December 30, 2016

Audio Review: Bad Girls Don't Die by Katie Alender

Title: Bad Girls Don't Die
Author: Kate Alender
Narrator: Johanna Parker

When Alexis's little sister Kasey becomes obsessed with an antique doll, Alexis thinks she is just being her usual weird self. Things get weirder, though, when their house starts changing. Doors open and close by themselves; water boils on the unlit stove; and an unplugged air conditioner blasts cold air.
Kasey is changing, too. Her blue eyes go green, she starts using old-fashioned language, and she forgets chunks of time. Most disturbing of all is the dangerous new chip on Kasey's shoulder. The formerly gentle child is gone, and the new Kasey is angry. 
Alexis is the only one who can stop her sister - but what if that green-eyed girl isn't even Kasey anymore?

To the point review: 
Creepy and fun and enjoyed it.  

Let me explain:
I love creepy books.  I've said that many many times when reviewing book.  This is one that I've seen for awhile.  Many of my students read it and loved it! They kept telling me I needed to read it.  I'm glad I finally listened and did.  In terms of the creep factor it was good.  Not the scariest thing I've ever read, but it did have the wanting to yell out "don't go in there" feel.  A feel times my heart raced because I wanted Alexis to stop and get out!

The story also had some nice twists and turns that I didn't see coming.  A few things I thought I had figured out I didn't, so that was nice.  It kept me guessing which is always good.  

I liked Alexis a lot.  She was strong and determined.  I like that she was trying to put things together and figure out what to do.  I do wish she would've accepted help more, but I get why she didn't.  If I was in Kasey's place I would hope Alexis was on my side!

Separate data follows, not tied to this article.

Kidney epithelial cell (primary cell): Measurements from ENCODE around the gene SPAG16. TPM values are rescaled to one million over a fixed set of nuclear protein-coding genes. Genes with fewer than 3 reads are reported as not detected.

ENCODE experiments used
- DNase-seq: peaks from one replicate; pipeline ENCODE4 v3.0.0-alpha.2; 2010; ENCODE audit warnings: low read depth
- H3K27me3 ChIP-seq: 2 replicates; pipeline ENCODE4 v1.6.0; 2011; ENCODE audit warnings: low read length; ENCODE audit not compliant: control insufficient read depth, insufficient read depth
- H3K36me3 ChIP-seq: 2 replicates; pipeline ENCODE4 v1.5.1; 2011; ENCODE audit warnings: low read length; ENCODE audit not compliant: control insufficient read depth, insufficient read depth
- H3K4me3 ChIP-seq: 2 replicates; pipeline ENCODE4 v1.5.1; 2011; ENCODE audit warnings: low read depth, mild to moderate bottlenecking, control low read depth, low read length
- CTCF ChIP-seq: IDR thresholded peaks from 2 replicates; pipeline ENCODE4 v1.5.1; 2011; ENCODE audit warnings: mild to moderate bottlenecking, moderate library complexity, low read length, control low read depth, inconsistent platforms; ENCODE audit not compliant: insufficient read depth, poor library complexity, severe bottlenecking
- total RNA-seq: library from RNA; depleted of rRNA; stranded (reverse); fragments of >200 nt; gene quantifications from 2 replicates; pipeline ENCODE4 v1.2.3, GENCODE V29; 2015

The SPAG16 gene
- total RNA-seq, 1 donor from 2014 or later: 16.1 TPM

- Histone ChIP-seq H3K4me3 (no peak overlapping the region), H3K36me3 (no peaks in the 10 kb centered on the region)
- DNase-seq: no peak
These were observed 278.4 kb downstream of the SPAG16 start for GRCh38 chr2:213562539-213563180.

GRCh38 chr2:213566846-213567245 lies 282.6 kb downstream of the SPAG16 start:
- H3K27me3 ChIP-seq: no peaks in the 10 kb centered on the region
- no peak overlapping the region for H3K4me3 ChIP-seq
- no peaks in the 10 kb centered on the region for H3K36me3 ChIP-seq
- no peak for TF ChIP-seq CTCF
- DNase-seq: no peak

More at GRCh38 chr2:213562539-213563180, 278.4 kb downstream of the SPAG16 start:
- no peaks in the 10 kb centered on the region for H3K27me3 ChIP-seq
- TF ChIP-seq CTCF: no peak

Thoughts on the audio book: The narrator did a nice job.  I struggle with female narrators sometimes because I've found they have a tendency to sound whiny and that bothers me.  This narrator didn't have that.  She kept the story moving and definitely added to the creepiness.  

Best for:  People who like to be kept on suspense. 
Best for ages: Around 12 and up.  I had many middle school students who read it.  
Best stick-with-you image: There was a scene where Kasey just kind appears behind Alexis and that was super creepy! 

December 27, 2016

Audio Book Review: Thirteen Reasons Why by Jay Asher

Title: Thirteen Reasons Why
Author: Jay Asher
Narrators: Debra Wiseman , Joel Johnstone

You can't stop the future. You can't rewind the past. The only way to learn the secret. . . is to press play.

Clay Jensen doesn't want anything to do with the tapes Hannah Baker made. Hannah is dead. Her secrets should be buried with her.

Then Hannah's voice tells Clay that his name is on her tapes-- and that he is, in some way, responsible for her death.

All through the night, Clay keeps listening. He follows Hannah's recorded words throughout his small town. . .

. . .and what he discovers changes his life forever.

To the point review:
Read this book to remind yourself that everyone is going through something and a small gesture can change that.  

Let me explain:
I know that this book has been around for a long while, but I'm only just getting to it now.  I really wish I had read it sooner! It was very good.  Serious - but very good.  When I first started listening to it I thought - "This should be a book all high schoolers need to read."  I still feel that way although I understand it's not a book for everyone.  I just thought it should be something every kid should read because it helps you see that you do not know what is going on with someone and that what you say can have a larger impact (both for the good and bad) than you ever thought.  Hannah was struggling so much.  At first I was was kinda frustrated and just wanted her to be stronger, but as the story went on I understood more and more the place she was in.  It was heartbreaking to know that nothing was going to save her in the end.